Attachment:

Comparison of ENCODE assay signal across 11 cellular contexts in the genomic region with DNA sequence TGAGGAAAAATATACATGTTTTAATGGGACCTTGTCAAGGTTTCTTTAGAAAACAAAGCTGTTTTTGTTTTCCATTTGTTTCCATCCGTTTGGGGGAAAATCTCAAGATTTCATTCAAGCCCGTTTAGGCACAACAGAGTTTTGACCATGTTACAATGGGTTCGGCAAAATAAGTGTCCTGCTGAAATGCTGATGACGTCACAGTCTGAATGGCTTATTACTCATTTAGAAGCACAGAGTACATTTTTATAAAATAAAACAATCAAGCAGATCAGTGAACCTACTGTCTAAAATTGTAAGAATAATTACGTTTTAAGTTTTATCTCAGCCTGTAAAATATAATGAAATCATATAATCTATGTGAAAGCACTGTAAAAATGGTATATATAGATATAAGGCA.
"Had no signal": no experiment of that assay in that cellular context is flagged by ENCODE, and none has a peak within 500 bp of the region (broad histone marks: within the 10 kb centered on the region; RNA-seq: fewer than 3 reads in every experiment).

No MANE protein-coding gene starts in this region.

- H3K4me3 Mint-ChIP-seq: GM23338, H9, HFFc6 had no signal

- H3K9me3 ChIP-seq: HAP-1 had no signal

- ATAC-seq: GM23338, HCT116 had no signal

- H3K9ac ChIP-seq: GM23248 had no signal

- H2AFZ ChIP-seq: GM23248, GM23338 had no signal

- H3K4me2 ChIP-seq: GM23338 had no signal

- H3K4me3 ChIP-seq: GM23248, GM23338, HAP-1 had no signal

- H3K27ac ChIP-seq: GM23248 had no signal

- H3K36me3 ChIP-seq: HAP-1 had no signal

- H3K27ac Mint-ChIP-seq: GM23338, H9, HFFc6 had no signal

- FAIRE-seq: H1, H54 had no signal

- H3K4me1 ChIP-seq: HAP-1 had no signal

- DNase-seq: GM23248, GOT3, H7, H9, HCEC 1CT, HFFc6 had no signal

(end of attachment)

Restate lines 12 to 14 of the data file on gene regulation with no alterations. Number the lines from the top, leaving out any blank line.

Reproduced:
- H3K36me3 ChIP-seq: HAP-1 had no signal

- H3K27ac Mint-ChIP-seq: GM23338, H9, HFFc6 had no signal

- FAIRE-seq: H1, H54 had no signal